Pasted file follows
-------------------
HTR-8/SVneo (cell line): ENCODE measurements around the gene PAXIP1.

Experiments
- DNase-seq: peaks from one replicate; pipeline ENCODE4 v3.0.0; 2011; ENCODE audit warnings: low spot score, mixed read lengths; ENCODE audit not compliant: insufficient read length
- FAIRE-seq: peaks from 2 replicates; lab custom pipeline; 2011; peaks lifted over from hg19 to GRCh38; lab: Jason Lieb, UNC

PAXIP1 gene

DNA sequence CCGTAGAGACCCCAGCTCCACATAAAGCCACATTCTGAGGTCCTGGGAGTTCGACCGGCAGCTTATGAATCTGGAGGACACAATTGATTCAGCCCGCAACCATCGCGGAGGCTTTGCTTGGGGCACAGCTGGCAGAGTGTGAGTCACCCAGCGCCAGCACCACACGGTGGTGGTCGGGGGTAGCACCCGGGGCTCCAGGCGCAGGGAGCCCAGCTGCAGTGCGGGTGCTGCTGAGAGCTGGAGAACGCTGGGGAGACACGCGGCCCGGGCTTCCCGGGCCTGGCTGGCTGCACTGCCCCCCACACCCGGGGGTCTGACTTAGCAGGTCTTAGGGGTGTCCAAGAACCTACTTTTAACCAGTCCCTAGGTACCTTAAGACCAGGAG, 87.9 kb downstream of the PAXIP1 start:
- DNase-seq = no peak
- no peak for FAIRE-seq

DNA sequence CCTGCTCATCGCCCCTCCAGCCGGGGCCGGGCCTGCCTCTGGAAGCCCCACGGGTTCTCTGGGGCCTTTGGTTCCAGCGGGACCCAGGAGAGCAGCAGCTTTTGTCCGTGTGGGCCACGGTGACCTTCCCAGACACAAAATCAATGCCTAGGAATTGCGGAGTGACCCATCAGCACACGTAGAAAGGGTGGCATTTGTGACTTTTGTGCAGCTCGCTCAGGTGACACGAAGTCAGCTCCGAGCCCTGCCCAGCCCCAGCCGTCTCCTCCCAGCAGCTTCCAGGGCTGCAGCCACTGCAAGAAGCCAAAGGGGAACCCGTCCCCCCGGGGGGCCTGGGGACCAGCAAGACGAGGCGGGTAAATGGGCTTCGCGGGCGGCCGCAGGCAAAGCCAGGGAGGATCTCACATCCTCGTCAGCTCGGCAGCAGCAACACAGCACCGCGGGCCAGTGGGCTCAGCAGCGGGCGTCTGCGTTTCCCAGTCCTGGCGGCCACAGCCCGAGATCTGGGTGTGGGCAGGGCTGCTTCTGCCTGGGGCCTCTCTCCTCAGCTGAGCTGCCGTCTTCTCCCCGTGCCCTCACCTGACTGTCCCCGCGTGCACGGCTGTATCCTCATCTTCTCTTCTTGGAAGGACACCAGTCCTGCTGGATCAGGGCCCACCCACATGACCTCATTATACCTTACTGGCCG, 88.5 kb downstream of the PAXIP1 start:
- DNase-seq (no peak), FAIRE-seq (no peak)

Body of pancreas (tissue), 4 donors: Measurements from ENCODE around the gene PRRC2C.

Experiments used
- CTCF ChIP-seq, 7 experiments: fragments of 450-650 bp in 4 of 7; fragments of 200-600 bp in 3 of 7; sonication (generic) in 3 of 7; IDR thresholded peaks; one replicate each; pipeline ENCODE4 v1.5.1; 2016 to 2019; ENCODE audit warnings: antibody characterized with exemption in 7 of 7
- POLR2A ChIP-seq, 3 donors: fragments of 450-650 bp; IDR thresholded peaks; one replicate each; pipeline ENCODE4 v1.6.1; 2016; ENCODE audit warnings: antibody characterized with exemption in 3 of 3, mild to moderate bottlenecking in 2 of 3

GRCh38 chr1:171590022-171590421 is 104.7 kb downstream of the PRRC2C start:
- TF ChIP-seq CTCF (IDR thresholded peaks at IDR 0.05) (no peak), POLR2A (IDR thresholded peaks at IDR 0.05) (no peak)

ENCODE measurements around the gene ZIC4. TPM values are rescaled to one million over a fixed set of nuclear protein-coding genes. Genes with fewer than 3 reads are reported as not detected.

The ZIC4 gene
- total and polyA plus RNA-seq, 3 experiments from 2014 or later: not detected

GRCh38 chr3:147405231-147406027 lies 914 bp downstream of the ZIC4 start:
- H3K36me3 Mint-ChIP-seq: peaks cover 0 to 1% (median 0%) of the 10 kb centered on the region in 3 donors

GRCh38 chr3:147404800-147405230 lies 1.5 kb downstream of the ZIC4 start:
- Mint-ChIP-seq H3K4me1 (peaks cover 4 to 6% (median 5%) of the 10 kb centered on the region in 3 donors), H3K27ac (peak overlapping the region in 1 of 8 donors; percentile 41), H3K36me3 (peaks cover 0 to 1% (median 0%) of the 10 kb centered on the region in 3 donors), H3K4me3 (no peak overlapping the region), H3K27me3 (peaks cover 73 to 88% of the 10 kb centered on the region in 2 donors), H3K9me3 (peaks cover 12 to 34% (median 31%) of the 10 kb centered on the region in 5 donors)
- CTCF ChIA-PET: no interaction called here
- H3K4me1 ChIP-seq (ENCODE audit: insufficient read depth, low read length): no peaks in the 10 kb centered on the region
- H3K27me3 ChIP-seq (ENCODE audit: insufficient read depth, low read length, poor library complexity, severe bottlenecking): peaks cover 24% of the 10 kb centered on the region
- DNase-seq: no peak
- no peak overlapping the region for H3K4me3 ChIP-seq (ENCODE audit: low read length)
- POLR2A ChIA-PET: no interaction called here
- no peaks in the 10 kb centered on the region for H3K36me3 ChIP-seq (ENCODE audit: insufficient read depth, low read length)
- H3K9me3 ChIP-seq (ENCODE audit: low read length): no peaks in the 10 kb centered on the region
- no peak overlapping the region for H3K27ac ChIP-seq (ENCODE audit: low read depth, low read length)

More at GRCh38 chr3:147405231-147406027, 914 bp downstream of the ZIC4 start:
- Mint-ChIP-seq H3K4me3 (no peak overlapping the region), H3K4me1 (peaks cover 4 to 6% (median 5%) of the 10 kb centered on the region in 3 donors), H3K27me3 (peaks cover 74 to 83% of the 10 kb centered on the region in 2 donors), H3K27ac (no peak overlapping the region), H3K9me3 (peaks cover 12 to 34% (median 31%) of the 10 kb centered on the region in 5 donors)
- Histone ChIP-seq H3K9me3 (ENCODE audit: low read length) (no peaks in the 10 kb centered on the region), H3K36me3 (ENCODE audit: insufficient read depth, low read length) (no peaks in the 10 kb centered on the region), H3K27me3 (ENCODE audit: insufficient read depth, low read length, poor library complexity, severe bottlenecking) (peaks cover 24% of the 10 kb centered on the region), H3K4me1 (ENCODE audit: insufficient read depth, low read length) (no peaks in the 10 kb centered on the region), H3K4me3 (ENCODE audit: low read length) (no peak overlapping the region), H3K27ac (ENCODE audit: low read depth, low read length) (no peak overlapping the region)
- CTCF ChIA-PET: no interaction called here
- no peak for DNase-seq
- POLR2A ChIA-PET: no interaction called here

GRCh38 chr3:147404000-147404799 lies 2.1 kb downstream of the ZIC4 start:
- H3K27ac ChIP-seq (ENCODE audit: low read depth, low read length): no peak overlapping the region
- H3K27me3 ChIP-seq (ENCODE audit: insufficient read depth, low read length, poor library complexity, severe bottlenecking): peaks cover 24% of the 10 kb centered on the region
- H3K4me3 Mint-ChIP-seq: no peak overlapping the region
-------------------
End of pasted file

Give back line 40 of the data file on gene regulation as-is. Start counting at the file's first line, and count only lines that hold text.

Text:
- H3K27ac ChIP-seq (ENCODE audit: low read depth, low read length): no peak overlapping the region